Also known as: NBCC syndrome, Gorlin-Goltz syndrome, Basal cell nevus syndrome, BCNS or Basal cell cancer - nevoid basal cell carcinoma syndrome
- A type of skin cancer called basal cell carcinoma that develops around the time of puberty
- A noncancerous tumor of the jaw, called kerotocystic odontogenic tumor that also develops during puberty
- Broad nose
- Cleft palate
- Heavy, protruding brow
- Jaw that sticks out (in some cases)
- Wide-set eyes
- Pitting on palms and soles
- Brain tumors
- Cysts in the jaw, which can lead to abnormal tooth development or jaw fractures
- Defects in the colored part (iris) or lens of the eye
- Head swelling due to fluid on the brain (hydrocephalus)
- Rib abnormalities
- Echocardiogram of the heart
- Genetic testing (in some patients)
- MRI of the brain
- Skin biopsy of tumors
- X-rays of the bones, teeth, and skull
- Ultrasound to check for ovarian tumors
- Brain tumor
- Ovarian tumors
- Skin damage and severe scarring due to skin cancers
- You or any family members have nevoid basal cell carcinoma syndrome, especially if you are planning to have a child.
- You have a child who has symptoms of this disorder.
Nevoid basal cell carcinoma syndrome is a group of defects, passed down through families. The disorder involves the skin, nervous system, eyes, endocrine glands, urinary and reproductive systems, and bones.
It causes an unusual facial appearance and a higher risk of skin cancers and noncancerous tumors.
Nevoid basal cell carcinoma nevus syndrome is a rare genetic condition. The gene linked to the syndrome is known as PTCH ("patched").
The gene is passed down through families as an autosomal dominant trait. This means you develop the syndrome if either parent passes the gene to you.
Main symptoms of this disorder are:
Other symptoms include:
The condition may affect the nervous system and lead to:
The condition also leads to bone defects, including:
Exams and Tests
There may be a family history of this disorder and a past history of basal cell skin cancers.
Tests may reveal:
Tests that may be done include:
It is important to get examined by a skin doctor (dermatologist) often, so that skin cancers may be treated while they are still small.
People with this disorder may also be seen and treated by other specialists, depending on which part of the body is affected. For example, a cancer specialist (oncologist) may treat tumors in the body, and an orthopedic surgeon may help treat bone problems.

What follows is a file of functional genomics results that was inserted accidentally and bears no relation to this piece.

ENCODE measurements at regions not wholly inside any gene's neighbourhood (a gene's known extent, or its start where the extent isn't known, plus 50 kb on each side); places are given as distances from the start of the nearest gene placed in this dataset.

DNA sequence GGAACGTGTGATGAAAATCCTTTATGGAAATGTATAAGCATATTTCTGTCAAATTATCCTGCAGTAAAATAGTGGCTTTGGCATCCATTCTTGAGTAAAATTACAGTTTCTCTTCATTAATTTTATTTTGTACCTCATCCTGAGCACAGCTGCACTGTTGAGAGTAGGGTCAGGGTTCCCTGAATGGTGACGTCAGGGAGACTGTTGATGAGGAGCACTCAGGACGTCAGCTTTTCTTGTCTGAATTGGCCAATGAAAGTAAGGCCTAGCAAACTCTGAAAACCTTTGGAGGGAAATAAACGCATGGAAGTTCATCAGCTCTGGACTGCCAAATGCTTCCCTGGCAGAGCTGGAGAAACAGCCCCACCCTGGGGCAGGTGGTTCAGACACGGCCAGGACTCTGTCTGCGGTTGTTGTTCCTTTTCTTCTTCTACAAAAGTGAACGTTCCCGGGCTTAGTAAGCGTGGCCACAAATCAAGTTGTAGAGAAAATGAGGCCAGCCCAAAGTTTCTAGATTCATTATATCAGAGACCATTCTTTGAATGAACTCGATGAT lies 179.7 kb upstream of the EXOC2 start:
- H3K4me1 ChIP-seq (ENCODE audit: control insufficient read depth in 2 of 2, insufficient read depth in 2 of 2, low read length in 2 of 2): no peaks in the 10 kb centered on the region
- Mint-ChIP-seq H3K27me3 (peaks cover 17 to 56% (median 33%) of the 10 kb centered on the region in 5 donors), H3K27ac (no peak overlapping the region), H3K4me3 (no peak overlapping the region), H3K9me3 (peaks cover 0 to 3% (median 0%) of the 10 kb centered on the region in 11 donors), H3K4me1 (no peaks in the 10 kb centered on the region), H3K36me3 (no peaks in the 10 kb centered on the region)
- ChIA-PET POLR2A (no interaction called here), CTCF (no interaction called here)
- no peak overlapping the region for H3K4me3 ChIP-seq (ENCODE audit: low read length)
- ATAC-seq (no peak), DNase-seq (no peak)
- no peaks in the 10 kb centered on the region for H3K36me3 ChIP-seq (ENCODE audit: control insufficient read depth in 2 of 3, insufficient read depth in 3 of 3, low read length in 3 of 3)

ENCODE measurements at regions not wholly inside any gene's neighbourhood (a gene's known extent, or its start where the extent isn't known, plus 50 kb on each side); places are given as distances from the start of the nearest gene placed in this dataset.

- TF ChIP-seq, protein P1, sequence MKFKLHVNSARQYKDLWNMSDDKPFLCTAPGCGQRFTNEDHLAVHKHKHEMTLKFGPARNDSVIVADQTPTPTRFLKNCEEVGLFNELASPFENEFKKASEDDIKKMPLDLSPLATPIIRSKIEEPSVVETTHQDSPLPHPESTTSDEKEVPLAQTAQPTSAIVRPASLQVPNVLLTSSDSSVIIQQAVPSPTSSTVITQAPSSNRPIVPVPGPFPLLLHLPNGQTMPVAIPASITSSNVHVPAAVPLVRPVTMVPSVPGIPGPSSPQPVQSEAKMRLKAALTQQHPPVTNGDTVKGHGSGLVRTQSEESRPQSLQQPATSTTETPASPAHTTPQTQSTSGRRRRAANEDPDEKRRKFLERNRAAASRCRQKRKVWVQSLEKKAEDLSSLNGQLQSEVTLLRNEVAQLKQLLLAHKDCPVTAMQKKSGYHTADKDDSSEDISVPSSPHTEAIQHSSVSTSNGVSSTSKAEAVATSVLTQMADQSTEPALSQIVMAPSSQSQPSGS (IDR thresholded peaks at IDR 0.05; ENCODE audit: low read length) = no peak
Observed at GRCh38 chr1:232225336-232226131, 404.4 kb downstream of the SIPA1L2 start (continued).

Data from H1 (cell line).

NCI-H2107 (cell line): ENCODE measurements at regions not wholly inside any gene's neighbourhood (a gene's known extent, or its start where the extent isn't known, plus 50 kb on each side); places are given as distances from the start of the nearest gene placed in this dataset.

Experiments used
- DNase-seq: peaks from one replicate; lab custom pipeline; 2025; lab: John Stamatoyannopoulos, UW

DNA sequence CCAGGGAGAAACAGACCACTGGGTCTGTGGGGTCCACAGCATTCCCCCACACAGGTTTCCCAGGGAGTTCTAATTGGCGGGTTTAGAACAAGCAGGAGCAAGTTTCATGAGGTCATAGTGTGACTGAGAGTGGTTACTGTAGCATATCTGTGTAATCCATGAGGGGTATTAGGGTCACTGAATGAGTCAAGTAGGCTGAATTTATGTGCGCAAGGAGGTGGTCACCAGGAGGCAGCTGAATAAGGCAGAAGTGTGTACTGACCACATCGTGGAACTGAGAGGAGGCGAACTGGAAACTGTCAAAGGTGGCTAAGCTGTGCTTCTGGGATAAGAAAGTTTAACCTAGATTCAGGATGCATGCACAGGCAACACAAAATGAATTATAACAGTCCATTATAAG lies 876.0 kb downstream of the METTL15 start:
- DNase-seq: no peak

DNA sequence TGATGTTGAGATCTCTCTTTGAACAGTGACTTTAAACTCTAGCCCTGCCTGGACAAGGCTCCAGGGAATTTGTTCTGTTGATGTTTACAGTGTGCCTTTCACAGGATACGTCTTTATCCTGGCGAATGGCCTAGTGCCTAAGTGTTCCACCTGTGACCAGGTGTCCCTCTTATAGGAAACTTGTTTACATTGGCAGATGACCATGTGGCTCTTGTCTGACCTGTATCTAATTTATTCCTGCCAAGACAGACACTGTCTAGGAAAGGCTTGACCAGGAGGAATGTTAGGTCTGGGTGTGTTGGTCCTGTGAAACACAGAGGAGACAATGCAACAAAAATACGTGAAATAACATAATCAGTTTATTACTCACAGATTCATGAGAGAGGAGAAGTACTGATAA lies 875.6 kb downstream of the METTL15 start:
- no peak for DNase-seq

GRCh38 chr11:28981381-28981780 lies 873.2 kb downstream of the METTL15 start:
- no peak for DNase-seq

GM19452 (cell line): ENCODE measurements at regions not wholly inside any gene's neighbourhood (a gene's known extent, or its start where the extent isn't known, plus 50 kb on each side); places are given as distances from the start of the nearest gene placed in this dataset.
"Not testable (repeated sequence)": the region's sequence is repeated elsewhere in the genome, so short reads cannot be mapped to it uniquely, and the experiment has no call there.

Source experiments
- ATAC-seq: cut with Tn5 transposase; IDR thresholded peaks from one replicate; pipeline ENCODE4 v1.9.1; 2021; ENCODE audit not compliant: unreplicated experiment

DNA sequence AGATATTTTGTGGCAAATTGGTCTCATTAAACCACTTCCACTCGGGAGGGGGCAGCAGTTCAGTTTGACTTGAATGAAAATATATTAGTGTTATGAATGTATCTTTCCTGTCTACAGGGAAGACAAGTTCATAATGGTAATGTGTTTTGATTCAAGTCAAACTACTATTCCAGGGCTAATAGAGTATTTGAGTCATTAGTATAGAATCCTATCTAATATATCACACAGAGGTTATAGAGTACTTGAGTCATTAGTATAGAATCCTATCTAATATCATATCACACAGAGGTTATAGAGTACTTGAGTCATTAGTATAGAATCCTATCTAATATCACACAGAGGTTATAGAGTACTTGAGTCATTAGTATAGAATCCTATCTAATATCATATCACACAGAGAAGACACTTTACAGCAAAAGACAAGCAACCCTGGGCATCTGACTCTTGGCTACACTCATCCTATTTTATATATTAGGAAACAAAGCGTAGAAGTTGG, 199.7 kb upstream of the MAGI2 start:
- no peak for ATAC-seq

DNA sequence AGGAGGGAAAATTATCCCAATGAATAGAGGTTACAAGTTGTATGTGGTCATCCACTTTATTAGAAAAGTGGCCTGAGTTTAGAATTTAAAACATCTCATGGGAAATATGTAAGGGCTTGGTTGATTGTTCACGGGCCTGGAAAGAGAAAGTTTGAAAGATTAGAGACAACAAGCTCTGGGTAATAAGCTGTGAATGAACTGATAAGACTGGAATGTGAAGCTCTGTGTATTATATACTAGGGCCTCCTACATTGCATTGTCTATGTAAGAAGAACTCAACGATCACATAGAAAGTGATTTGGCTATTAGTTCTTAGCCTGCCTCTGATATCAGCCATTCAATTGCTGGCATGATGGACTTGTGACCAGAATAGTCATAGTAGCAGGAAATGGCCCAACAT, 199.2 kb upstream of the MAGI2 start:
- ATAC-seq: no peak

Frequent follow-up with a variety of specialist doctors is important to having a good outcome.
Persons with this condition may develop:
When to Contact a Medical Professional
Call for an appointment with your health care provider if:
Couples with a family history of this syndrome might consider genetic counseling before becoming pregnant.
Staying out of the sun and using sunscreen can help prevent new basal cell skin cancers.
Avoid radiation such as x-rays. People with this condition are very sensitive to radiation. Exposure to radiation can lead to skin cancers.
Evans DG, Farndon PA. Nevoid basal cell carcinoma syndrome. GeneReviews. 2015:10. PMID 20301330. www.ncbi.nlm.nih.gov/pubmed/20301330. Published June 20, 2002. Updated October 1, 2015. Accessed April 29, 2016.
Reutemann P, Peck GL. Nevoid basal cell carcinoma syndrome. In: Lebwohl MG, Heymann WR, Berth-Jones J, Coulson I, eds. Treatment of Skin Disease: Comprehensive Therapeutic Strategies. 4th ed. Philadelphia, PA: Elsevier; 2014:chap 162.
- Review date:
- December 07, 2016
- Reviewed by:
- Kevin Berman, MD, PhD, Atlanta Center for Dermatologic Disease, Atlanta, GA. Review provided by VeriMed Healthcare Network. Also reviewed by David Zieve, MD, MHA, Isla Ogilvie, PhD, and the A.D.A.M. Editorial team.
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